The "global system" GS60 and GS140 servers, built inside a blue box, are the first Alpha-based servers that bear the Compaq moniker instead of Digital's.
The new servers run on the 575-MHz, 64-bit Alpha 21264 chip, code-named EV6. The GS60 supports up to six Alpha processors and 28GB of memory; the GS140 supports up to 14 processors and 28GB of memory.
Although ostensibly Compaq products, the Digital heritage is apparent. The new products are renamed versions of the AlphaServer 8200 and 8400 that Compaq inherited with its acquisition of Digital Equipment Corporation.
"The Digital name is defunct as relates to AlphaServers," said Margaret-Ann Bolton, director of marketing for AlphaServers at Compaq.
The EV68, the next generation Alpha processor, is due out in mid-1999 and will run at 750 MHz. Then comes the 1,000-MHz EV7 in mid to late 2000--about the same due date as Intel's first 64-bit offering, Merced.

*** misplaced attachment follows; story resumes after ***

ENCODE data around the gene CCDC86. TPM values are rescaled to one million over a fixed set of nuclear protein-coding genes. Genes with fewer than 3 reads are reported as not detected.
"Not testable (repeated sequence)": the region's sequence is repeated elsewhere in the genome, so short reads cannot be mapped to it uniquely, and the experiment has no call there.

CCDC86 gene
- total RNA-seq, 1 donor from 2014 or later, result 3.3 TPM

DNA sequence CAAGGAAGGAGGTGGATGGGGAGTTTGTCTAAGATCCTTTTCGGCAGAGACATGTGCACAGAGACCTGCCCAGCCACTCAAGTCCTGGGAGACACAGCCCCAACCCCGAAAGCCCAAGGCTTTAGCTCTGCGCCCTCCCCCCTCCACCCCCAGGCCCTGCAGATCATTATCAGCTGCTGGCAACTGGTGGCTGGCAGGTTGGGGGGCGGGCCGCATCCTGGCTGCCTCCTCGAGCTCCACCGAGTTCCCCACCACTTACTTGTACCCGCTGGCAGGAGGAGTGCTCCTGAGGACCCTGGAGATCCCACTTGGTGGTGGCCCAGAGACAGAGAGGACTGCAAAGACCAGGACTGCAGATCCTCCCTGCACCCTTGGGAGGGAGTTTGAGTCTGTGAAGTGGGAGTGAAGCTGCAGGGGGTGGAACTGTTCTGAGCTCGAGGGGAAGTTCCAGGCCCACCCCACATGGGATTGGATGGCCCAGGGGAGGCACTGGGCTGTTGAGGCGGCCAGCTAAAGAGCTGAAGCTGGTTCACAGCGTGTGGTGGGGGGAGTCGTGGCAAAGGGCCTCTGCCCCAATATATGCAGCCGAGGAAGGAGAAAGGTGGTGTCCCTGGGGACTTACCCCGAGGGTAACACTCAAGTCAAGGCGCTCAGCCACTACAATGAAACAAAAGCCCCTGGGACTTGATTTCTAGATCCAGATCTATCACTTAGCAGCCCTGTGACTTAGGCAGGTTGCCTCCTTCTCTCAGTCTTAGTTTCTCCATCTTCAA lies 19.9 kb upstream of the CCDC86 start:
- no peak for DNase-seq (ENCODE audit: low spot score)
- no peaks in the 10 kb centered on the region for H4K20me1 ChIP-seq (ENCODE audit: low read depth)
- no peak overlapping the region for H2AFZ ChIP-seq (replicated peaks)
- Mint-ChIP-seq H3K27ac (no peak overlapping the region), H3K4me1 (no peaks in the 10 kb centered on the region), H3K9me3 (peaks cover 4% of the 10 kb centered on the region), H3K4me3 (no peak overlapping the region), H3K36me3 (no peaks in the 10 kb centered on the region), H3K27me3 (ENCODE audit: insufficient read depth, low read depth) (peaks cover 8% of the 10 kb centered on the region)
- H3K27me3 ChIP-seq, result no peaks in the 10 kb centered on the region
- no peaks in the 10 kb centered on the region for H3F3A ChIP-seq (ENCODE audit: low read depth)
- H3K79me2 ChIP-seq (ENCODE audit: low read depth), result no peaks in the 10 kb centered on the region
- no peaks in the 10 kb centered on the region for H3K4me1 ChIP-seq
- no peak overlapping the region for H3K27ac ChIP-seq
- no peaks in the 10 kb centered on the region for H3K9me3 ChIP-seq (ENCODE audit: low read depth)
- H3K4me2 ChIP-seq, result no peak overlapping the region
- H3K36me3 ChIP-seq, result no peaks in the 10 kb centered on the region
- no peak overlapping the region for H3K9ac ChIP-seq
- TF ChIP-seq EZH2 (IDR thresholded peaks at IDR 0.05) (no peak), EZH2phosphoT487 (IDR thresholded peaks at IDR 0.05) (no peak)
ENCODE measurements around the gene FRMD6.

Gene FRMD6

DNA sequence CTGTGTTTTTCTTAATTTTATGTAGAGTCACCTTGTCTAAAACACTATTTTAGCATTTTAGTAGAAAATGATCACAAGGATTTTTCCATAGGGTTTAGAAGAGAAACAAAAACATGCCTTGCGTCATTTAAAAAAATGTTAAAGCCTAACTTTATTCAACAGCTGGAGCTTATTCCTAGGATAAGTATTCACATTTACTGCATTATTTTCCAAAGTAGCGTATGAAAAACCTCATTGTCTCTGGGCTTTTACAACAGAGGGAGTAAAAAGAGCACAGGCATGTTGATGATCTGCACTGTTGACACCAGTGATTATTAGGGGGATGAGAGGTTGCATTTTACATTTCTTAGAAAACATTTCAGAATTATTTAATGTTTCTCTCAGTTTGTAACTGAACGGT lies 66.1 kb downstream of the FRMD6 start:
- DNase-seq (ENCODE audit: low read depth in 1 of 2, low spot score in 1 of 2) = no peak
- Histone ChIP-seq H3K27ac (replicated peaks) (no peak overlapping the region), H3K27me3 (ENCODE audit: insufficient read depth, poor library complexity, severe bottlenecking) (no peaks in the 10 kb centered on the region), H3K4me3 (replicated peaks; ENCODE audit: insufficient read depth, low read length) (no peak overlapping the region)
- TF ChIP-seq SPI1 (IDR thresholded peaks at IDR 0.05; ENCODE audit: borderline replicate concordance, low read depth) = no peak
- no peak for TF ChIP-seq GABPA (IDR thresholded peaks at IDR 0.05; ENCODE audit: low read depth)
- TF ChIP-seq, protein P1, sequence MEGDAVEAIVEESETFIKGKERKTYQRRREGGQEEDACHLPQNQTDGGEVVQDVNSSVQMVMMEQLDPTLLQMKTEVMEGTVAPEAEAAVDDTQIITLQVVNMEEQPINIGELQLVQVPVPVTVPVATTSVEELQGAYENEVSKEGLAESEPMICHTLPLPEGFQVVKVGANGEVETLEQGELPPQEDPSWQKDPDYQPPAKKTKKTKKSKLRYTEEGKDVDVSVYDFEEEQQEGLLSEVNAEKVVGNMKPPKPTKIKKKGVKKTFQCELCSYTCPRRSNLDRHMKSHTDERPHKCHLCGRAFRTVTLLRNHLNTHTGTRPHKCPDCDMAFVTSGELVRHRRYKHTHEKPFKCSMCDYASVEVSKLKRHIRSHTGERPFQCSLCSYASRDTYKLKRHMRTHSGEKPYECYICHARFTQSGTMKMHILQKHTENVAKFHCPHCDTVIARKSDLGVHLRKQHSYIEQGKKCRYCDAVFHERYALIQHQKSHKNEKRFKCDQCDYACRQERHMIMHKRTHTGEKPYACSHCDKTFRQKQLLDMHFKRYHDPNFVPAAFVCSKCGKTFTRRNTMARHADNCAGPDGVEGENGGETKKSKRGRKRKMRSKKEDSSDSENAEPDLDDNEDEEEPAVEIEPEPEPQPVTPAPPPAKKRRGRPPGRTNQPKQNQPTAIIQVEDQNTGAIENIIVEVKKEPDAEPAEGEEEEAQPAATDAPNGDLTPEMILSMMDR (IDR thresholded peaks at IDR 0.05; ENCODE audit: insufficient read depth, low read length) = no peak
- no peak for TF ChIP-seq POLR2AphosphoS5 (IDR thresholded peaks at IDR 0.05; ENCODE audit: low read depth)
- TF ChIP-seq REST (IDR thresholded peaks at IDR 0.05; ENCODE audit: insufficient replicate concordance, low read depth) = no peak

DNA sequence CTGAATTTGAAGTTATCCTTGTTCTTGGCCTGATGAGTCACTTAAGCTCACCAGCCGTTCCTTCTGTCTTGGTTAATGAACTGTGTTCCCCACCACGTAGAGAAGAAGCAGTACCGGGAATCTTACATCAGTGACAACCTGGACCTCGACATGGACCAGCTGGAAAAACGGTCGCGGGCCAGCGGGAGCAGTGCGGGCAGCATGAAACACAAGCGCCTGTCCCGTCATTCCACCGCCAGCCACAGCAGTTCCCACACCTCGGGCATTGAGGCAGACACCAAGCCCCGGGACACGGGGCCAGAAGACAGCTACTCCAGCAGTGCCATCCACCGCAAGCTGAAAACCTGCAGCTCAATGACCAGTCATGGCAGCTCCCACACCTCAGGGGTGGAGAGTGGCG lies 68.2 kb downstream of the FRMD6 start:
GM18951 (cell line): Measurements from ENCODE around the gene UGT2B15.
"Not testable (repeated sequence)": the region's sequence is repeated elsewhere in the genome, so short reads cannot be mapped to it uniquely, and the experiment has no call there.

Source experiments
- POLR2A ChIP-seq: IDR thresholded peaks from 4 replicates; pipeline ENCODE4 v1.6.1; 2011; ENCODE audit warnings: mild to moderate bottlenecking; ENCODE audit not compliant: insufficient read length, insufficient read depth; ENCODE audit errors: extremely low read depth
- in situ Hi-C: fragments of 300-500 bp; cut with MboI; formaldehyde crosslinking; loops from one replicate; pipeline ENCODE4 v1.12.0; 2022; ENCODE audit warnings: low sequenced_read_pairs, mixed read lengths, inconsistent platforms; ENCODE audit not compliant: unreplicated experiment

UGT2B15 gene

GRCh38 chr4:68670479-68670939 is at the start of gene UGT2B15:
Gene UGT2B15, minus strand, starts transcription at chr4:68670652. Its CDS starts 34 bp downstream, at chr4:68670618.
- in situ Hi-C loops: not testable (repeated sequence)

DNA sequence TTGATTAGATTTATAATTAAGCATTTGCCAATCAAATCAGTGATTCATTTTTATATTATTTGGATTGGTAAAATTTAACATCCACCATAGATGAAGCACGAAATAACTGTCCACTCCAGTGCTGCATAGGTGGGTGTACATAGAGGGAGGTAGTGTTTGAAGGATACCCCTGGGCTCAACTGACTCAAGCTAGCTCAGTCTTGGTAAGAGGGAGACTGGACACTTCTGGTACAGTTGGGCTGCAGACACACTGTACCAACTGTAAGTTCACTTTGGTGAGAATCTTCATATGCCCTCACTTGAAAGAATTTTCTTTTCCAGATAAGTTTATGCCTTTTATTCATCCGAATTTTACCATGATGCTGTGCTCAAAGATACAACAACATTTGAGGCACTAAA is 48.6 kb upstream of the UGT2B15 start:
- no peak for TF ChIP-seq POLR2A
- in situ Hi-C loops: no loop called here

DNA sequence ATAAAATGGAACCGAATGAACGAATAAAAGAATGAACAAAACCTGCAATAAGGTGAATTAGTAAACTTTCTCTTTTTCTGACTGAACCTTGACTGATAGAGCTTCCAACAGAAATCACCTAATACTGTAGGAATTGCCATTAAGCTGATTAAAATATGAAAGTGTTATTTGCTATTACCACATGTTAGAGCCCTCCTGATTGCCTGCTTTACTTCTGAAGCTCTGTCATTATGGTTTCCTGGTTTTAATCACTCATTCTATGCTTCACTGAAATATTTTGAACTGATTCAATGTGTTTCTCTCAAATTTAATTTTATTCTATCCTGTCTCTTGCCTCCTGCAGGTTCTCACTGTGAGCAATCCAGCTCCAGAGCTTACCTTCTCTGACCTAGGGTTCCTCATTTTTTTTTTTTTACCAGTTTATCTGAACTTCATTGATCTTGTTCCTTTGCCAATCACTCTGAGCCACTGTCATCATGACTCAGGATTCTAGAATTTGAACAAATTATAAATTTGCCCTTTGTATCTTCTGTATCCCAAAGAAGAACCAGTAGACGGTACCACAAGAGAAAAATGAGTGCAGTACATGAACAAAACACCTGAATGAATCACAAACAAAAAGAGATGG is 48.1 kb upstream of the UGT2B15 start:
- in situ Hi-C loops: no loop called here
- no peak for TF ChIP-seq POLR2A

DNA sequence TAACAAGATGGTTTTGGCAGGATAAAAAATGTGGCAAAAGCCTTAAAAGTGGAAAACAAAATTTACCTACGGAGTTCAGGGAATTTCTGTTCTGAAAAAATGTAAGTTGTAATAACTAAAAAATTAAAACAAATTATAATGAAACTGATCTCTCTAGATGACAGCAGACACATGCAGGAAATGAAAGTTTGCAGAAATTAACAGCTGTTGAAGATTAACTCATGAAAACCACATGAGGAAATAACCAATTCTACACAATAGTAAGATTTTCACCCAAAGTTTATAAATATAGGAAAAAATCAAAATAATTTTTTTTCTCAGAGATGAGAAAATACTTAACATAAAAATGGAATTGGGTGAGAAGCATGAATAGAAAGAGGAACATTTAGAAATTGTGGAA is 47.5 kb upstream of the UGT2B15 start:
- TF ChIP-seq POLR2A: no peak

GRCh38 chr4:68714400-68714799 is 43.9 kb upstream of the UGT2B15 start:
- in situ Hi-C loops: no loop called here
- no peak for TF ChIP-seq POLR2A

Compaq is aiming the GS servers at strenuous corporate tasks such as enterprise applications, data warehousing, and high-performance technical applications.
If anything, the GS servers aren't cheap. The GS 60 with 4GB of memory sells for $199,990 while the GS140 starts at $399,400.
These servers, however, will be followed by a mid-range and entry-level series of servers, to be called the ES and DS AlphaServers, as well as a series of ProLiant servers that combine the Alpha chip and the Windows NT operating system. These new products will come out in the first half of 1999.
"I think they're going to be screamers," said Peter ffoulkes, an analyst at Dataquest. The servers' performance puts them "way ahead of anything Intel can put together at the moment."
Sources also reported that Compaq plans to rename its Digital Unix, a 64-bit operating system that's an option on the new servers. The "Digital Unix" name is merely a placeholder awaiting a name change as Compaq tries to give the operating system a stronger marketing position.